By: Revanche

My goodness, introducing the SLDR!

June 13, 2008

Hat tip to Wanda for the link to this article about the SUPER Long Distance Relationship: intercontinental relationships! I can’t really get my mind around that.

I have it relatively easy in that we’re on the same coast, and within an hour’s flight of each other. But it’s still a major pain in the patoot to have to schedule every single possible meeting, days and weeks ahead of time. With gas prices being what they are, and a promise BD extracted from me two+ years ago never to drive up alone, there’s simply zero spontaneity in the daily part of our relationship. It’s not exactly heartbreaking, since I’m the consummate, OCD, organize everything to a fare-thee-well personality, but still. Definitely no surprise bowls of soup when we’re sick, no surprise flowers when we’re having a good day. Heck, sometimes we’re so busy or tired, we don’t even know the other person is sick or happy.

[….. That makes our relationship sound terrible. It’s not. It’s just the reality of the LDR that certain things people take for granted do fall by the wayside. And it’s not like we don’t eventually figure it out, it’s just that it’s not obvious the way it is when you’re face to face.]

But getting back to my point: the SLDR? How long can people tolerate and function in that sort of distance? And does becoming accustomed to it create a dynamic in which you have to relearn how to get along in closer quarters?

When you’re starting out in an LDR of any sort, you’re thinking of the practicality: the career moves, the growth, the freedom to build a life apart from the relationship so you’re not one of those attached-at-the-hip-elbow-jaw couples. They, frankly, annoy me. After some time, though, it gets hard. Exponentially harder. I’d guess that’s when people start breaking down and either splitting up or making plans to be in the same city at the same time, forever.

I wonder if the breakdown happens at a more accelerated pace for the SLDR?

4 Responses to “My goodness, introducing the SLDR!”

  1. I think in SLDR the breaking point is much sooner. I wouldn’t be able to function in an SLDR without a deadline for it to be over.

    I’ve done SLDR (4.5 m) LDR (3.5 years, off and on, including the SLDR period), and regular R (now) in my relationship, so i have a lot to say on this. I’d write a whole post, if i can figure out how to tie money into it. 🙂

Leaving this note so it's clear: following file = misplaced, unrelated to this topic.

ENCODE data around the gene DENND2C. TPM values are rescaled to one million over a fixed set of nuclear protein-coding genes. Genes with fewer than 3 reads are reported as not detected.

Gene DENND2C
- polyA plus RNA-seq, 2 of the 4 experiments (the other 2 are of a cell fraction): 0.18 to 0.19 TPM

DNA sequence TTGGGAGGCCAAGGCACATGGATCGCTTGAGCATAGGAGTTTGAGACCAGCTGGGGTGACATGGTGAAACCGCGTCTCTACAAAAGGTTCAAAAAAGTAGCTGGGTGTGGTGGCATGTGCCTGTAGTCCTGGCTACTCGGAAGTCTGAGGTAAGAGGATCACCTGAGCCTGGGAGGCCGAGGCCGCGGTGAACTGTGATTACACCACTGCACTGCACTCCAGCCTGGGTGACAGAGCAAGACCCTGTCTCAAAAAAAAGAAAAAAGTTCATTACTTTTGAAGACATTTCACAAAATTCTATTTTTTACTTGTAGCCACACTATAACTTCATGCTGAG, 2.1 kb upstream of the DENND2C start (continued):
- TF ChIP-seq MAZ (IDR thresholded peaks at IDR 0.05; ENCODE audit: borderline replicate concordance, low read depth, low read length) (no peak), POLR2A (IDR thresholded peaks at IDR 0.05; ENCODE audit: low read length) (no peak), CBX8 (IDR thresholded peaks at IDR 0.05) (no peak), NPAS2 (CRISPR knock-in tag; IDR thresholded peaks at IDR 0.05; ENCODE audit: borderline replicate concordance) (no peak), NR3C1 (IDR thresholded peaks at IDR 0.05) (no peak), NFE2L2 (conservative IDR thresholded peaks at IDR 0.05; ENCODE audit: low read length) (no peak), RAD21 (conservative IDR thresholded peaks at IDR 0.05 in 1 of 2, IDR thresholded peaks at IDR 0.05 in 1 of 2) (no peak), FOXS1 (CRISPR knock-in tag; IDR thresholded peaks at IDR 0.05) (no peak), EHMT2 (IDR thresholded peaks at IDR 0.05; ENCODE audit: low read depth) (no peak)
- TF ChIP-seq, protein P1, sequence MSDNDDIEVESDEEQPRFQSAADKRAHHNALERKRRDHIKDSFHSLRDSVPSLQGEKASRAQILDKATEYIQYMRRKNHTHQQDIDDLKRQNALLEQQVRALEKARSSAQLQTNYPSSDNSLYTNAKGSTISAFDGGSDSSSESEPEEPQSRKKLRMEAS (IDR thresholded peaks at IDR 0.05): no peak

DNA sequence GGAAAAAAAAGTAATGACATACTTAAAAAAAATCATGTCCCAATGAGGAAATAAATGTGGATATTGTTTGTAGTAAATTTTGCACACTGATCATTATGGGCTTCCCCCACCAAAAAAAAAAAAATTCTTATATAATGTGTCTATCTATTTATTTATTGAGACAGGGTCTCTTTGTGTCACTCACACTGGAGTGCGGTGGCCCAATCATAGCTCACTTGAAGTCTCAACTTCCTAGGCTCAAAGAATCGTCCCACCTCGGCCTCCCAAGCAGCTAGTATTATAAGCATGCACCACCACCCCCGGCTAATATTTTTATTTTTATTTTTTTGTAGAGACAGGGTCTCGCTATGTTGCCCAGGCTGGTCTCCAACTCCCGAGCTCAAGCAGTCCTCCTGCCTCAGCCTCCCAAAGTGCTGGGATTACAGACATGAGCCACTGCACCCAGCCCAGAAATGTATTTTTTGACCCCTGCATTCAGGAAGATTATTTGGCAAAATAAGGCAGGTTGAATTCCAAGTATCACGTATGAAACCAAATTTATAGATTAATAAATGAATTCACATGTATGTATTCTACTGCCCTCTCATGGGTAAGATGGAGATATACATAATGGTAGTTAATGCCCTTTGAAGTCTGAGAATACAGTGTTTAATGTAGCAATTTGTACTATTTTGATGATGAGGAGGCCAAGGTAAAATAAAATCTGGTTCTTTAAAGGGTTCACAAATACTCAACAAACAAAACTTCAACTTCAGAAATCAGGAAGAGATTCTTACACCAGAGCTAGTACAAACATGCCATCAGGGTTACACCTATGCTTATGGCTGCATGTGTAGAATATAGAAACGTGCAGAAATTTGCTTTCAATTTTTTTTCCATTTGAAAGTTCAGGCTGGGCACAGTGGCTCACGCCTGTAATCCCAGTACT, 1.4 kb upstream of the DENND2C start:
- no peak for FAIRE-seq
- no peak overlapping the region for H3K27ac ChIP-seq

2. Sense says:

    Hee. As of today, I’m in an SLDR. In two weeks, though, I’m planning on being on the same continent, so it doesn’t really count. (it WAS going to be a month and a half, but we both agreed that was too long)

    i’ve done the LDR thing–for the first six months of our r-ship. It was ok when we were first getting to know each other as not-friends, but it would never fly now.

  3. mOOm says:

    I’ve been in SLDRs (Aus-US and US-Sweden) and one LDR (150 miles) which latter has now become a non-LDR (and married). The Aus-US one lasted long enough for me to move to the US. But I was still on the opposite coast. Was hoping my partner would then move to my coast, but it didn’t happen and eventually after I was two years in the US we broke up. That’s when I started the Sweden thing which lasted about 4 months – I visited Europe twice in that time (once Sweden, once met up in Italy).

  4. ~stackingpennies~ I’m sure you can tie money into it quite easily: how did your habits differ because of the SLDR or LDR, or didn’t they? What kinds of choices did you have to make in those circumstances that aren’t a concern in (R)? Etc. I’d love to hear your perspective on it.

    ~sense~ Endpoint? Check! Good to hear things are in better shape now. It’s funny, we agreed that our relationship might not have worked so well had we been LD in the beginning instead of now because we were able to build a solid foundation.

    ~moom~ That’s a rather amazing record of SLDRs! Congrats on the marriage to Snork Maiden, btw!

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